BBB National Programs Archive
ERSP Reviews Advertising for shUVee
Recommends Marketer Modify Establishment Claims;Marketer Voluntarily Discontinues Several Claims
New York, NY – June 13, 2012 – The Electronic Retailing Self-Regulation Program (ERSP) has recommended that Angel Sales, Inc. modify or discontinue establishment claims for the shUVee Shoe Deodorizer. The marketer of the product, promoted as an ultraviolet shoe deodorizer, voluntarily discontinued several claims that were the subject of the ERSP inquiry.
ERSP is an investigative unit of the advertising industry’s system of self-regulation and is administered by the Council of Better Business Bureaus.
The claims at issue in ERSP’s review were challenged by Shoe Care Innovations, and included:
• “The shUVee Ultraviolet Shoe Deodorizer – Stops Odor, Kills Germs, Works in One Hour!”
• “The shUVee™ Ultraviolet Shoe Deodorizer uses the power of UV light to sanitize the surface areas inside your shoes.” and “The pure cleaning power of UV light, along with a short period of time, is all that is needed to sanitize the inside of your shoes.”
• “The shUVee™ Ultraviolet Shoe Deodorizer is the solution for killing shoe odor and bacteria.”
• “Clinical studies prove that the shUVee Ultraviolet Shoe Deodorizer kills the germs that cause foot odor and renders the shoes odor neutral. The ultraviolet light kills germs that are associated with Athlete’s Foot, Nail Fungus, and MRSA.”
• “Clinically proven to kill germs.” and “Clinically proven to kill germs, the shUVee™ Ultraviolet Shoe Deodorizer really works.”
• “Many podiatrists are offering the shUVee to their patients as a form of preventative health. Examples include: Patients receiving laser nail fungus treatments; Patients complaining of intense shoe odor and embarrassment; Patients with Athlete’s Foot.”
The shUVee consists of a base, which houses a fan, and two vertical wands that direct upward into a pair of treated shoes. According the marketer, the product works by emitting and exposing shoes to germicidal wavelengths of ultraviolet light, hereby reducing the presence of microbes in treated shoes.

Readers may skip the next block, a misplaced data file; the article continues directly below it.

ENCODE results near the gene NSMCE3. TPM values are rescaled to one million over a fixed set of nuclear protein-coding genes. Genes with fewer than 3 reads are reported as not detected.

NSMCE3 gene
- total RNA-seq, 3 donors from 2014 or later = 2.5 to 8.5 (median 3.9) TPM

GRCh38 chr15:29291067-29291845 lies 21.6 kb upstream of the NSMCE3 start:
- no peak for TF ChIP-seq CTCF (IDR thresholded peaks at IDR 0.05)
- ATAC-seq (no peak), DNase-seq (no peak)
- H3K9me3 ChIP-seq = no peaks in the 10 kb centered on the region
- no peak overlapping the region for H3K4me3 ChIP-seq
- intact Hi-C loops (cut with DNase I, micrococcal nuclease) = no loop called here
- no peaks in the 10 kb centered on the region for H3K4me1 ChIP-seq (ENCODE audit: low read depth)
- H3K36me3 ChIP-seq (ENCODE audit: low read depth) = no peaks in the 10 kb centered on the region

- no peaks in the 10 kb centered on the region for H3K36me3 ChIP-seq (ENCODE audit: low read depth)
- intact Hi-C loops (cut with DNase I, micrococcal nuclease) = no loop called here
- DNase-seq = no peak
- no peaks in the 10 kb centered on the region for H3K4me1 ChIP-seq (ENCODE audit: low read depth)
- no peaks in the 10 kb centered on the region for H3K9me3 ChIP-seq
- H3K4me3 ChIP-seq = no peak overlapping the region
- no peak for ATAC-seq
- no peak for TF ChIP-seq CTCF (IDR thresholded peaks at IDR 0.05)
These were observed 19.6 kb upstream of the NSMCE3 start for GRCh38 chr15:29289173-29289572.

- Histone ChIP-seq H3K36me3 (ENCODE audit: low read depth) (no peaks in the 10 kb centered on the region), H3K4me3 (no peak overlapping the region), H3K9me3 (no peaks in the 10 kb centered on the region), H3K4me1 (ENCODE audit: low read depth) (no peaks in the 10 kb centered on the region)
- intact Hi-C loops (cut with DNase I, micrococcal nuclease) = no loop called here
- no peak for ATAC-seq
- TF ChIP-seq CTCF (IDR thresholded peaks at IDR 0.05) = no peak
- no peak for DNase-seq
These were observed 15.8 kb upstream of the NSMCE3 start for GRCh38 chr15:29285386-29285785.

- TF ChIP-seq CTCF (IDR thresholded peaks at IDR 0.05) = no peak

In response to ERSP’s initial inquiry, Angel Sales said that it had – prior to ERSP’s review – stopped promoting shUVee as a shoe sanitizer and had voluntarily discontinued all references to sanitization in its advertising. However, the marketer said it would continue to advertise the shUVee as a shoe deodorizer.
The marketer contended that remaining performance and establishment claims were supported by laboratory tests; one test was performed by a shUVee prototype on pieces of cloth. The second was performed by the shUVee on pieces of plastic. Neither test evaluated the product’s performance when used on a shoe.
Following its review of the evidence in the record, ERSP determined that the results were not sufficient to support the establishment claims, particularly those that promise quantified results.
ERSP recognized, however, that the testing did demonstrate the effectiveness of the shUVee in reducing various types of fungi and bacteria. As such, ERSP did not object to general claims pertaining to the shUVee’s ability to “stop odor” or “kill germs.”
ERSP also recommended that Angel Sales modify its claim that “Many podiatrists are offering the shUVee to their patients as a form of preventative health” to accurately convey that a select, limited group of podiatrists have suggested the product.
The company, in its marketer’s statement, said that it “… accepts the conclusion of ERSP in regards to the establishment claims regarding precise quantified results…” and…”will pursue a testing protocol of real-world conditions to support current claims. The marketing and advertising will be reviewed for revision.”